If you can’t retrieve whatever has fallen down your sink drain, or you’d rather have an experienced Utah plumber take care of the task, contact American Plumbing Services.

Our professional team is always available to solve emergency plumbing problems throughout Utah, Salt Lake and the surrounding counties.

For help with your sink drain, or for expert assistance with other plumbing problems, contact our Provo, Utah, office and schedule a consultation with the experienced Utah plumbers at American Plumbing Services today.

How to Prevent Frozen Pipes this Winter

To prevent frozen pipes during Northern Utah’s wickedly cold winter weather, your plumbing might need a little extra care.

Prevent Frozen PipesFreezing temperatures can cause pipes to burst, releasing a flood of water that causes significant property damage. Fortunately, you can take simple steps to avoid this costly plumbing problem. Read on for a professional plumber’s advice on how to prevent frozen pipes this winter.

Keep Your Cabinets Open

Pipes inside kitchen and bathroom cabinets are at risk of freezing during a cold snap. To allow warmer air to circulate around your plumbing, keep your cabinet doors open. If you have young children, move household cleaners and potentially harmful products out of reach first.

Let the Cold Water Drip

Running water can help prevent frozen pipes. When the temperature outside dips below freezing, let cold water trickle from your faucets that are served by exposed pipes.

Don’t Turn Down the Thermostat at Night

If northern Utah is hit with cold weather, resist the urge to turn down your thermostat before you go to bed. Keeping the inside temperature at a constant level can help prevent your pipes from freezing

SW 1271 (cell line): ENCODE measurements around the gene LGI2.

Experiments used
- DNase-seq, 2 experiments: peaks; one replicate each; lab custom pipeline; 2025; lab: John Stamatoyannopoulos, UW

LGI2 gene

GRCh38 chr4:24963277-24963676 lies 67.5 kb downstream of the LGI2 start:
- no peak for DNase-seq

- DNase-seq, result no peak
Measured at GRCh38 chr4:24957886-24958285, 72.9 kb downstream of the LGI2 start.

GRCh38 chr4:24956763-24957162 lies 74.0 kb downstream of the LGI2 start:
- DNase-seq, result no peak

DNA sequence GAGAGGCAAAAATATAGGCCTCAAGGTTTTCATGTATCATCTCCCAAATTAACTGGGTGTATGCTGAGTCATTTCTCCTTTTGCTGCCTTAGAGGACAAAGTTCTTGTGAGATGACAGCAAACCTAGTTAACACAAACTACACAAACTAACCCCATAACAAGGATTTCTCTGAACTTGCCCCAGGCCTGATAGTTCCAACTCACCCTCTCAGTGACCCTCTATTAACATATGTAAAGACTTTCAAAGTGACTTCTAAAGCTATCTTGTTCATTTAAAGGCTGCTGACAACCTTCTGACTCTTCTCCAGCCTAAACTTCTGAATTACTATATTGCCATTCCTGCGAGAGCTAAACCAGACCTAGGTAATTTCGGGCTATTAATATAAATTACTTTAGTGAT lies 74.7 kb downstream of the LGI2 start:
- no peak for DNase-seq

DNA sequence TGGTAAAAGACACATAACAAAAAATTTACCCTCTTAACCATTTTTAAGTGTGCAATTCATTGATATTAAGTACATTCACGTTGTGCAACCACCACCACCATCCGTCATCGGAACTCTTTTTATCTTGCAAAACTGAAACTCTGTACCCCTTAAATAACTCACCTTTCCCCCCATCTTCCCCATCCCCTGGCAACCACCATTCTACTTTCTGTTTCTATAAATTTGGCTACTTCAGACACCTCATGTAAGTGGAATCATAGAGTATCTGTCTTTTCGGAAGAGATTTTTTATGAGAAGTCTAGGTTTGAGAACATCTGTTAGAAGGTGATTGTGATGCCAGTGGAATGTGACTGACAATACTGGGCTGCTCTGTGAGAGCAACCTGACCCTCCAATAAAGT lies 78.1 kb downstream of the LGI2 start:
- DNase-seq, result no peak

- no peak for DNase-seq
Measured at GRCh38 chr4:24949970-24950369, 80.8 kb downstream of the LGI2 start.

Add Extra Insulation

Pipes running through unheated interior spaces like basements, attics and crawl spaces are among the most likely to freeze during a cold snap. To avoid this plumbing problem, add foam pipe insulation or thermostatically-controlled heat tape.

Keep Your Garage Closed

Do you have water supply lines in your garage? If so, keep the doors closed so that the space stays warmer. You might also want to consider adding insulation to the plumbing in your garage to reduce the risk of the pipes freezing.

How Do You Thaw Frozen Pipes?

If your water flow hasn’t completely stopped, you can try to thaw the frozen area. Keep the faucet open and apply heat to the affected pipes until full water pressure is restored. For a heat source, you can use an electric hair dryer, taking care to keep the cord away from dripping water. Or, try wrapping the pipes with towels or blankets soaked in hot water.

Thawing frozen pipes may not be easy, particularly when the problem area is located out of reach. If you can’t get yours thawed or would rather have a professional plumber handle the job, contact American Plumbing Services.

Our team provides around-the-clock emergency plumbing services, including frozen pipe repair, to homes and businesses throughout northern Utah and the greater Salt Lake City area. And, we’re happy to offer expert advice to help you avoid future plumbing problems. If you need emergency repair or want to learn more about how to prevent frozen pipes this winter, contact our Provo office today.

Avoid Plumbing Problems by Avoiding These Habits

No one wants to deal with plumbing problems, But, the fact is, many homeowners take their flushing toilets, clear-running drains and leak-free pipes for granted.

We all expect our plumbing to work reliably, day in and day out. Yet, in many cases, our own bad habits contribute to the development of clogs, leaks and other plumbing problems. Unless you rid your household of these bad habits, you could be sabotaging your home’s plumbing system.

Avoid Plumbing Problems by Avoiding These Habits

Putting the Wrong Foods Down the Garbage Disposal